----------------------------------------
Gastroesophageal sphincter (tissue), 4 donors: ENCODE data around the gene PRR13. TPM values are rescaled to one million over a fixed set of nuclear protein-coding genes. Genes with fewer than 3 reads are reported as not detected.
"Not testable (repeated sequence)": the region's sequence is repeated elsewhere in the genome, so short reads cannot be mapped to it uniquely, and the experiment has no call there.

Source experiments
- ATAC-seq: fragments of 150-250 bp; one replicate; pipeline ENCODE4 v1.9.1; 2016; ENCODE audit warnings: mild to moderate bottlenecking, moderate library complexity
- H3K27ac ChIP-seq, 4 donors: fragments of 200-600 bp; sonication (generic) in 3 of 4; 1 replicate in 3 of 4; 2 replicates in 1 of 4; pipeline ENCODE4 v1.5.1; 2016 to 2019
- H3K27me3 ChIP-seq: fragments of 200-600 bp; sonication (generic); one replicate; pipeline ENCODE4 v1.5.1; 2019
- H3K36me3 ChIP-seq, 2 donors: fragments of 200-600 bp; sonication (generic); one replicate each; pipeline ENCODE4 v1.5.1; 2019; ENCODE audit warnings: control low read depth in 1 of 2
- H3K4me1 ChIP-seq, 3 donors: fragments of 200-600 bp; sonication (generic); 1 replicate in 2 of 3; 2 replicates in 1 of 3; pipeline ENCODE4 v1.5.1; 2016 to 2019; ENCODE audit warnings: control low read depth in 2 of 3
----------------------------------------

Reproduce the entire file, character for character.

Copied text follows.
Gastroesophageal sphincter (tissue), 4 donors: ENCODE data around the gene PRR13. TPM values are rescaled to one million over a fixed set of nuclear protein-coding genes. Genes with fewer than 3 reads are reported as not detected.
"Not testable (repeated sequence)": the region's sequence is repeated elsewhere in the genome, so short reads cannot be mapped to it uniquely, and the experiment has no call there.

Source experiments
- ATAC-seq: fragments of 150-250 bp; one replicate; pipeline ENCODE4 v1.9.1; 2016; ENCODE audit warnings: mild to moderate bottlenecking, moderate library complexity
- H3K27ac ChIP-seq, 4 donors: fragments of 200-600 bp; sonication (generic) in 3 of 4; 1 replicate in 3 of 4; 2 replicates in 1 of 4; pipeline ENCODE4 v1.5.1; 2016 to 2019
- H3K27me3 ChIP-seq: fragments of 200-600 bp; sonication (generic); one replicate; pipeline ENCODE4 v1.5.1; 2019
- H3K36me3 ChIP-seq, 2 donors: fragments of 200-600 bp; sonication (generic); one replicate each; pipeline ENCODE4 v1.5.1; 2019; ENCODE audit warnings: control low read depth in 1 of 2
- H3K4me1 ChIP-seq, 3 donors: fragments of 200-600 bp; sonication (generic); 1 replicate in 2 of 3; 2 replicates in 1 of 3; pipeline ENCODE4 v1.5.1; 2016 to 2019; ENCODE audit warnings: control low read depth in 2 of 3